3. Regulating Nitrogen Pollution – Oysters grow well in nitrogen-rich waters. They remove nitrogen from seawater by consuming phytoplankton that have the ability to incorporate nitrate. At harvest time, farmed oysters and the nitrogen they’ve consumed are removed from the environment. The consumption of wild oysters by transient wildlife also serves to rid the local environment of excess nitrogen.

4. Reduce Landfill/Incineration – Recycling oyster shells reduces the cost of delivering and disposing of them as waste in landfills or burning them in incinerators.

5. Shoreline Stabilization – Oyster shells can be used to stabilize eroding shorelines in salt marshes, or as part of a reef building process with the reintroduction of live oysters. Oyster reefs mitigate the damaging wave effects of severe storms and hurricanes. As sea level rises at an ever-accelerating rate, these efforts will help protect our shorelines.

6. Mitigate Coastal Acidification – Excessive algae growth in Long Island’s coastal waters fuels high levels of the bacteria that decompose the algae. The bacteria use oxygen and produce CO2 as they respire. This increased CO2 lowers the pH of the water (already low from atmospheric absorption of CO2 in ocean waters), causing what is known as “coastal acidification.” This condition, which is increasing around Long Island, presents a significant threat to our estuaries and wildlife (including young oysters, which are especially sensitive to pH changes). The calcium carbonate of recycled oyster shells provides a buffer against coastal acidification, acting like an antacid as they dissolve.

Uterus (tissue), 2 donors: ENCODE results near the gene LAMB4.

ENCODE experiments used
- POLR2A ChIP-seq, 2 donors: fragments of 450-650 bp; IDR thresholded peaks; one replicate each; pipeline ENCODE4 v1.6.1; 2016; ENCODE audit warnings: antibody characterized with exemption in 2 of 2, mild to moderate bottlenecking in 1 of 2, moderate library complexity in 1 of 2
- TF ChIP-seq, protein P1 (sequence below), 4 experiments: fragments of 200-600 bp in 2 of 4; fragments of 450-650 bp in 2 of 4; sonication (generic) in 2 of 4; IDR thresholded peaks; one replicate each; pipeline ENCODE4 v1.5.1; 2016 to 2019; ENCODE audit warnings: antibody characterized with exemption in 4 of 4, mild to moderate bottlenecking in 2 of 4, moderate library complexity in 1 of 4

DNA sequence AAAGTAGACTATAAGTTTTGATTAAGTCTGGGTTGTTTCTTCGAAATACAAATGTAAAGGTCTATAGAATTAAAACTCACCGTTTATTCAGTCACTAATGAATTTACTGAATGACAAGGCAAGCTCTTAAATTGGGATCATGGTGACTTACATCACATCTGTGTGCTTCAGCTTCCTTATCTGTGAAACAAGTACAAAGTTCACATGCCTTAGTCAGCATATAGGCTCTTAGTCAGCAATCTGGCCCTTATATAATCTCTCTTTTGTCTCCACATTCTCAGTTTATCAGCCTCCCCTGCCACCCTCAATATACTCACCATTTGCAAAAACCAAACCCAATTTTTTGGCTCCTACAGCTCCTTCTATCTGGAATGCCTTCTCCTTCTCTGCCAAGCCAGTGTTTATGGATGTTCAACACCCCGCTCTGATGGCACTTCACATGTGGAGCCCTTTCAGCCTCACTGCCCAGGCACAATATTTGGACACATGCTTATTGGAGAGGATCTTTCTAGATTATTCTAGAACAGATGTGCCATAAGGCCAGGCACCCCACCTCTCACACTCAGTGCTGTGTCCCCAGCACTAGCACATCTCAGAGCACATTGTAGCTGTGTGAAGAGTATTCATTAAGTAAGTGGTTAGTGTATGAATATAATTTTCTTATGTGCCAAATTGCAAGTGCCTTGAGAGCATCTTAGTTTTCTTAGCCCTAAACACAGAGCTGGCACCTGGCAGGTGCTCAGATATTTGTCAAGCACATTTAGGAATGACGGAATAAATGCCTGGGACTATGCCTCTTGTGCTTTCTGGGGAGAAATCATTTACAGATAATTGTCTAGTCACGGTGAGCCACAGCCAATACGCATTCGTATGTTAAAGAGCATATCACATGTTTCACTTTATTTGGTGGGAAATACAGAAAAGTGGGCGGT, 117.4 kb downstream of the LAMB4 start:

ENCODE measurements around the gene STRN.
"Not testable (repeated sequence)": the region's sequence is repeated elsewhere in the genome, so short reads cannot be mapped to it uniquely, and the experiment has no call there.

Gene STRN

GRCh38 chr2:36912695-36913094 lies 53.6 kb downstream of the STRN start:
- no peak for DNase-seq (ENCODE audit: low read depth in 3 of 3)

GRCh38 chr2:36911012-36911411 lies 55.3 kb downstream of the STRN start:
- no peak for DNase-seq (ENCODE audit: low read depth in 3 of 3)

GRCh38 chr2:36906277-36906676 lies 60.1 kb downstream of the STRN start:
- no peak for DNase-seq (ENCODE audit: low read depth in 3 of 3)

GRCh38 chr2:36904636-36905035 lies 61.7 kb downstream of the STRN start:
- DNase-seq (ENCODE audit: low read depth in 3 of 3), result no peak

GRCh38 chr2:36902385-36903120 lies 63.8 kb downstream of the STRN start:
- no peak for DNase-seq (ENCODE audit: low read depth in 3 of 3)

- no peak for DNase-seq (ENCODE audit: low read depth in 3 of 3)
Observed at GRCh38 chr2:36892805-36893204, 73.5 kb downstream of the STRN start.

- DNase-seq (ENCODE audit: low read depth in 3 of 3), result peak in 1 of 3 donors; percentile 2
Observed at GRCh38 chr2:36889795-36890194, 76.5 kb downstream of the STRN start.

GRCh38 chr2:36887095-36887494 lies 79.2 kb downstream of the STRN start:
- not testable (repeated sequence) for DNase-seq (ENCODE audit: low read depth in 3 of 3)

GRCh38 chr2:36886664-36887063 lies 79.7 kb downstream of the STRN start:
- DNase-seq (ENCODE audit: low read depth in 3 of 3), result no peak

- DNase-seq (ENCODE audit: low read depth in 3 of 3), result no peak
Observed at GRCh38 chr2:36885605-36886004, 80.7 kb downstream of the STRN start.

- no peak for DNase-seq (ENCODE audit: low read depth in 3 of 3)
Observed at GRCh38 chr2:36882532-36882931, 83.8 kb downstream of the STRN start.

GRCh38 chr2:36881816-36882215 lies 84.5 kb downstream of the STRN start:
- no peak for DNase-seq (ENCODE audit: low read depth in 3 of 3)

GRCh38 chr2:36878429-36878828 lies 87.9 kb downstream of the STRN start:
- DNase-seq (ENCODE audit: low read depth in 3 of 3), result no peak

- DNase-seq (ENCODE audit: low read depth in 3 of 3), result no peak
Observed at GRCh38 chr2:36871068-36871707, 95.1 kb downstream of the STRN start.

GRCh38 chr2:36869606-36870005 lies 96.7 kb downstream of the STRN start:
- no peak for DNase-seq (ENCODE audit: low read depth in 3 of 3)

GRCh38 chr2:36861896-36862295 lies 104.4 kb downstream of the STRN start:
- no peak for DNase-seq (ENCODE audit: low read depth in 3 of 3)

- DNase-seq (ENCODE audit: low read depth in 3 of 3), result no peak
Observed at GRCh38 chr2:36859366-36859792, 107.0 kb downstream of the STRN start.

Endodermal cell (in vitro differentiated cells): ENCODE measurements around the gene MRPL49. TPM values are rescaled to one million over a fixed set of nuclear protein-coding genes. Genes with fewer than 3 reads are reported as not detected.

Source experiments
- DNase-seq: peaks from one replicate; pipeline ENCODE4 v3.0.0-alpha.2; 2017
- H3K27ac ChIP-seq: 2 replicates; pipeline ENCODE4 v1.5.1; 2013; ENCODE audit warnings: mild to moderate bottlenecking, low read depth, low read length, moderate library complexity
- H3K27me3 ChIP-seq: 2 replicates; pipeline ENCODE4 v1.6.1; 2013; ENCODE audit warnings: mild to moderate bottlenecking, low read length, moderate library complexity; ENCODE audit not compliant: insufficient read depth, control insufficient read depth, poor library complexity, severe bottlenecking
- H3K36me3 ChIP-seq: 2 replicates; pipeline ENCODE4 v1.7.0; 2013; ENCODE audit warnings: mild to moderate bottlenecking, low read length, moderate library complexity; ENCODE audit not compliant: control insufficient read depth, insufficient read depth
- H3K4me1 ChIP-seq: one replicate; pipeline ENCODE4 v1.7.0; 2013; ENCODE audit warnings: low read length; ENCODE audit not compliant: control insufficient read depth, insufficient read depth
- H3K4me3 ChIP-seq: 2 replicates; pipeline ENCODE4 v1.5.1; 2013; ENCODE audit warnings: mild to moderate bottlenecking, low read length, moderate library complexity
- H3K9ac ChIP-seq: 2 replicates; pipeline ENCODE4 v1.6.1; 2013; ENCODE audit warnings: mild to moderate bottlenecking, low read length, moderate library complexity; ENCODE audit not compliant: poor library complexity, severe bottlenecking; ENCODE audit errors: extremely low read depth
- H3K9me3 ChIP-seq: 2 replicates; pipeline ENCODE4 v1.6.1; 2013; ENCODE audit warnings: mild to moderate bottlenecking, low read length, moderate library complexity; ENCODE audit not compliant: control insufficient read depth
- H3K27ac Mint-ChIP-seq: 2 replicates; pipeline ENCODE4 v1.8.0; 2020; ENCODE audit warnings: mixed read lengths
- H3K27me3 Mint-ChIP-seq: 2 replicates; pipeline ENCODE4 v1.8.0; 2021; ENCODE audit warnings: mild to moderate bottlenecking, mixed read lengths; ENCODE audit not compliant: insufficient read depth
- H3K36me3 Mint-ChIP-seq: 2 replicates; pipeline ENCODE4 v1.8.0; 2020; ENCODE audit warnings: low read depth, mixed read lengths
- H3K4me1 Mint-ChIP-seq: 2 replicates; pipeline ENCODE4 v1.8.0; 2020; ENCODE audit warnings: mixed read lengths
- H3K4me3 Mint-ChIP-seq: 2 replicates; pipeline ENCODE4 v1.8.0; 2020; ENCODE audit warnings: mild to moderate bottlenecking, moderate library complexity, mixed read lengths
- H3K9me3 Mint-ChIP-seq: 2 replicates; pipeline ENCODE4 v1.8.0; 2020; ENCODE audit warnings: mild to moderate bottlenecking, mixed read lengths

7. Provide Mesohabitat – Wild oyster reefs provide important habitat for small fsh, shrimp and juvenile crustaceans. While aquaculture structures can mimic this habitat, it is removed at harvest time and lost. Wild oyster reefs are necessary to provide permanent, long-term mesohabitat for marine wildlife.

8. Carbon Sink – Shells are made of calcium carbonate; when burned as kitchen waste they emit carbon into the atmosphere. However, when bound together in an oyster reef, the same shells instead serve as a carbon sink.

9. Community Involvement and Education – Shell recovery and restoration relies on volunteers to collect shells from participating restaurants, assist with spat-on-shell rearing and a wide range of other jobs. In the process, it educates volunteers and empowers them as ambassadors to engage the general public in the work to protect and restore our coastal ecosystem.

10. Quality of Life & Tourism – Oysters not only enhance the health of our coastal waters, but they are also a prized culinary delicacy for which Long Island is renown. These important roles are both critical in supporting the quality of life and tourism that is so vital to Long Island’s economic health.